Training is Job #1
I keep hearing from FTO program coordinators that they are washing out recruit officers at an alarming rate. There are many factors that affect a recruit’s successful completion of the FTO program. A major factor that I see is that agencies often have FTOs who never learned how to teach.
Training is job #1. FTOs need to be taught how to do it. They need to be taught how to adapt their training efforts to meet the needs and learning preferences of the recruit. They need learn how to create training opportunities during those quiet shifts. In fact, a quiet Sunday night shift is an opportunity for the FTO to go to work with active role-play instruction, case studies, etc. I often see that without training skills, FTOs fall easily into the role of evaluator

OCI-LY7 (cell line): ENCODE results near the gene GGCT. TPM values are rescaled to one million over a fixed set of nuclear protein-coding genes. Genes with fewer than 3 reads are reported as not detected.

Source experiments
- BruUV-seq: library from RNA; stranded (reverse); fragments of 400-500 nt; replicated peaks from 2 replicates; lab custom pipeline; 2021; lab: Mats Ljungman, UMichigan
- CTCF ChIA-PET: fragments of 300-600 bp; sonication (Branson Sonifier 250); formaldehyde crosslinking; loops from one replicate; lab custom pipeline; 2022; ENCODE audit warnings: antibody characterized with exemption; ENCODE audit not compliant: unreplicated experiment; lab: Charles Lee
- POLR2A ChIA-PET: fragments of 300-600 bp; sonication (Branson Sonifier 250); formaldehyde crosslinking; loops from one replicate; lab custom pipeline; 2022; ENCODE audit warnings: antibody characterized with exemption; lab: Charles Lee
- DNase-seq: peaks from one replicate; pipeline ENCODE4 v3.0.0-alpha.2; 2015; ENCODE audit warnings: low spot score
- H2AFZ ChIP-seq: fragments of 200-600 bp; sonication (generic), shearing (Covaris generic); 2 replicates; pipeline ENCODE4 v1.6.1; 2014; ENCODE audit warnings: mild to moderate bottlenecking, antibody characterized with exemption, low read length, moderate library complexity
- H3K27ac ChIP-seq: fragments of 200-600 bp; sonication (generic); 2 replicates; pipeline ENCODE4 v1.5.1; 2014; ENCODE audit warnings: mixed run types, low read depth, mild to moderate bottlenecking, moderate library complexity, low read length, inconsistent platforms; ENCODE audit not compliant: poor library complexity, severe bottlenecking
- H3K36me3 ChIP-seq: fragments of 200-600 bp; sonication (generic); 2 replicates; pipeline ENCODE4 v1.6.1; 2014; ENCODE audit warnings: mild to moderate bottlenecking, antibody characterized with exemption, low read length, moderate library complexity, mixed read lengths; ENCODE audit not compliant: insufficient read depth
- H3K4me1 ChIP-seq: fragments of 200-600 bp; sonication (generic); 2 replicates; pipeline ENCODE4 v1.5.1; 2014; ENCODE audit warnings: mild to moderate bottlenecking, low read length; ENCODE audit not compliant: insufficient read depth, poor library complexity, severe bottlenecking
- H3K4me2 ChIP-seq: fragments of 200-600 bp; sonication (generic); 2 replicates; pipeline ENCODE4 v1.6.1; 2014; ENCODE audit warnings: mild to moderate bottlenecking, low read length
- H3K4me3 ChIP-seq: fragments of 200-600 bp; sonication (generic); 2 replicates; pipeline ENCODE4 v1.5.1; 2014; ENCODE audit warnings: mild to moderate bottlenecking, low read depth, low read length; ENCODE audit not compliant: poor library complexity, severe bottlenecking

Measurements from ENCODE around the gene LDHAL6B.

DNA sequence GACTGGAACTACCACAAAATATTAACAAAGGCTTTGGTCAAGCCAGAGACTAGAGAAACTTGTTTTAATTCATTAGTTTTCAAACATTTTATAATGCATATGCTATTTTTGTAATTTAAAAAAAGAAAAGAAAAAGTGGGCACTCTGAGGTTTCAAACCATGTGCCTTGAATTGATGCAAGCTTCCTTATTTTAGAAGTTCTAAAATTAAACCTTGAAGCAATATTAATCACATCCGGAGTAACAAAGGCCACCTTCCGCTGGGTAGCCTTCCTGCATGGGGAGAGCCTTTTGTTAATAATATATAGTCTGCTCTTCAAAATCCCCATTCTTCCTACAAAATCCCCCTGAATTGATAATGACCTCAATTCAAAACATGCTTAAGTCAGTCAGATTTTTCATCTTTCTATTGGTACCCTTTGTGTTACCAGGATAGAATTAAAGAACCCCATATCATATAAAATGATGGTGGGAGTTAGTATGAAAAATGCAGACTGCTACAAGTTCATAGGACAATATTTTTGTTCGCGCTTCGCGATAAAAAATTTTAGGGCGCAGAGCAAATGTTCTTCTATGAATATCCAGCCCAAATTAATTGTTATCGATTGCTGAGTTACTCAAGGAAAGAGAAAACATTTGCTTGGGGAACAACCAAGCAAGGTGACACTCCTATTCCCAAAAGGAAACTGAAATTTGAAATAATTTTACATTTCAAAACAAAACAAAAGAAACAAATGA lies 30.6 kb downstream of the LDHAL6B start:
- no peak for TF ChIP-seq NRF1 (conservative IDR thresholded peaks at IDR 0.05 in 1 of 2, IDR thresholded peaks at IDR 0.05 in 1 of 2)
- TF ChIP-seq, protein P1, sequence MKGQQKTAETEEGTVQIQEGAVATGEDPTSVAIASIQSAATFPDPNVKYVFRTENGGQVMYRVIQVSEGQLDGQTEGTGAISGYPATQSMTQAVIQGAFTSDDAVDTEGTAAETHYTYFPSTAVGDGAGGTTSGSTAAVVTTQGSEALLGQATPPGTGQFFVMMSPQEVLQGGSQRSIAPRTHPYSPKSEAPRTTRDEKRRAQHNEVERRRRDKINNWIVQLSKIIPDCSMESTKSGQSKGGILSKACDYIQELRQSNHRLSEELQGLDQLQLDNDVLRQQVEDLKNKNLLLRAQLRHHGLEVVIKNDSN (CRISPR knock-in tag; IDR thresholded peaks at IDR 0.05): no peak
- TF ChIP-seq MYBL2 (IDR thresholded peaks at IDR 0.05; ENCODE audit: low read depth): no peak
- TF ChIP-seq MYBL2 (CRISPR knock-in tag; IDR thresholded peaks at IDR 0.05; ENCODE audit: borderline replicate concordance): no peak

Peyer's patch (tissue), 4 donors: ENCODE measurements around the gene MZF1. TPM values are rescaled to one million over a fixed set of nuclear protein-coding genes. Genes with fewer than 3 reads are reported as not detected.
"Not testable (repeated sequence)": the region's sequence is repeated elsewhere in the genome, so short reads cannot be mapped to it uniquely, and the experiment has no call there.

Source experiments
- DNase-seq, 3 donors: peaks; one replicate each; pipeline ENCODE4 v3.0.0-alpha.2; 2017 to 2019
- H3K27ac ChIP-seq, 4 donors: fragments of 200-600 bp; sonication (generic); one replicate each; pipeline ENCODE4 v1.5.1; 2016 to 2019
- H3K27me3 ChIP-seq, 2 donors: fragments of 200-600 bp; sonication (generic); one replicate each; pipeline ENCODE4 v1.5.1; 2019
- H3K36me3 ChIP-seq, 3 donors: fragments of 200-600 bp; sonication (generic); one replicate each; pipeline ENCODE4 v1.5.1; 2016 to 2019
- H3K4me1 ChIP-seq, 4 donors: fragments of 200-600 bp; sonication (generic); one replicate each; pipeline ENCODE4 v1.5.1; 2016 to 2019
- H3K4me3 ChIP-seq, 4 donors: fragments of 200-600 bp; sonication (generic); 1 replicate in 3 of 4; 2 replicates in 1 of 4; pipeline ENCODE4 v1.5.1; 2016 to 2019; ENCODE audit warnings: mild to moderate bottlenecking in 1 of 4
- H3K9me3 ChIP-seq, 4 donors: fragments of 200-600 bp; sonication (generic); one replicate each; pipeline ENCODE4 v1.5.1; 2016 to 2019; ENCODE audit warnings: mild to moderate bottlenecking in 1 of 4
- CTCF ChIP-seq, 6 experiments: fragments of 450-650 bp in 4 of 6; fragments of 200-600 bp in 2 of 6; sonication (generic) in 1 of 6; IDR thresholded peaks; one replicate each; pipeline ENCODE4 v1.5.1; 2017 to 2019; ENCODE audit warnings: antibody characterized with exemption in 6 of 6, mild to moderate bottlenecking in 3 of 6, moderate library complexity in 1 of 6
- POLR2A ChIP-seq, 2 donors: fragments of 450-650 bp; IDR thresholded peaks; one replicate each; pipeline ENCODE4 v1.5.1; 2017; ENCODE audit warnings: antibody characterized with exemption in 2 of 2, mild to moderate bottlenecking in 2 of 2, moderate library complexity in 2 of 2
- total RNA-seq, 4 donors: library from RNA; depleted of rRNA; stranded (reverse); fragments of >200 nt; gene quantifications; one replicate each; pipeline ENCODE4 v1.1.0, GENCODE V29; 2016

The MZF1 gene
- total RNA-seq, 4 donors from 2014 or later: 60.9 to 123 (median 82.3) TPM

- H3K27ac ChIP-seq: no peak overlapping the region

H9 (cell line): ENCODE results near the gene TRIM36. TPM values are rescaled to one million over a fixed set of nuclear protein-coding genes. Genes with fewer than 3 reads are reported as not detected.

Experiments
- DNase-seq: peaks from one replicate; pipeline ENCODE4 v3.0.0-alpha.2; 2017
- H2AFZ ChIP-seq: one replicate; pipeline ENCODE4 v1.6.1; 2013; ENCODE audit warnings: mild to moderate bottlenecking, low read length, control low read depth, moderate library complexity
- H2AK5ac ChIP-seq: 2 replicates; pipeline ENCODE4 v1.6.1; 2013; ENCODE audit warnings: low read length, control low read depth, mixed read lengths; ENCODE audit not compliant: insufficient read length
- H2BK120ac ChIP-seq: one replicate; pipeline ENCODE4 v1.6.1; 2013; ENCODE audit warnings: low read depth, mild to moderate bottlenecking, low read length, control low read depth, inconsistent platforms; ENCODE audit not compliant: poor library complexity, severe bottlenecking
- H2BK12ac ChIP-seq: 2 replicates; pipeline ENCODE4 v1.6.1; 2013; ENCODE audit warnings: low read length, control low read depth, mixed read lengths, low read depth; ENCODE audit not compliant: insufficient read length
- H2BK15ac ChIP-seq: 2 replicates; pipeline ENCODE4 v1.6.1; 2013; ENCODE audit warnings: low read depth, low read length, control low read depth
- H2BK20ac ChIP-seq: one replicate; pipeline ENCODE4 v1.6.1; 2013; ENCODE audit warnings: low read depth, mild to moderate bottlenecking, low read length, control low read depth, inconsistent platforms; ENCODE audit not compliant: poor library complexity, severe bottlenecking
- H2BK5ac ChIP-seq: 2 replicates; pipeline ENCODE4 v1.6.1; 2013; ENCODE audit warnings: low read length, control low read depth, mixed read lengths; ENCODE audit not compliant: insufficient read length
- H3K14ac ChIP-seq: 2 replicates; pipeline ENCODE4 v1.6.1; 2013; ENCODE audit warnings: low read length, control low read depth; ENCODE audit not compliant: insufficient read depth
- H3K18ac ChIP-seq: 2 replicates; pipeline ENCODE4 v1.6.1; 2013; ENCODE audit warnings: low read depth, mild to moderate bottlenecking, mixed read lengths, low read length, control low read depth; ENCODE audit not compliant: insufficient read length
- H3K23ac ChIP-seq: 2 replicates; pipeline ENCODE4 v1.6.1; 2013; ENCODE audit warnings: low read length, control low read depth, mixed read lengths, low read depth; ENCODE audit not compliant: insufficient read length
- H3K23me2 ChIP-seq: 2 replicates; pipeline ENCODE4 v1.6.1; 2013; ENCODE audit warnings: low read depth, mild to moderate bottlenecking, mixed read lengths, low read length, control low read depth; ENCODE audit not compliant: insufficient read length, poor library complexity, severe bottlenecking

As cops, our feedback can be more negative than positive. It’s our nature. We don’t make contacts on the job to give good feedback. We make contacts on the job to take action on a wrong. When we take that practice inside our agencies, both in general and in our FTO programs, we do a lot of harm.
Programs that overemphasize evaluation often fail to develop the FTO as a successful trainer. Evaluation is necessary, but as I said before, training is job #1, and it’s not fair to evaluate when you haven’t taught.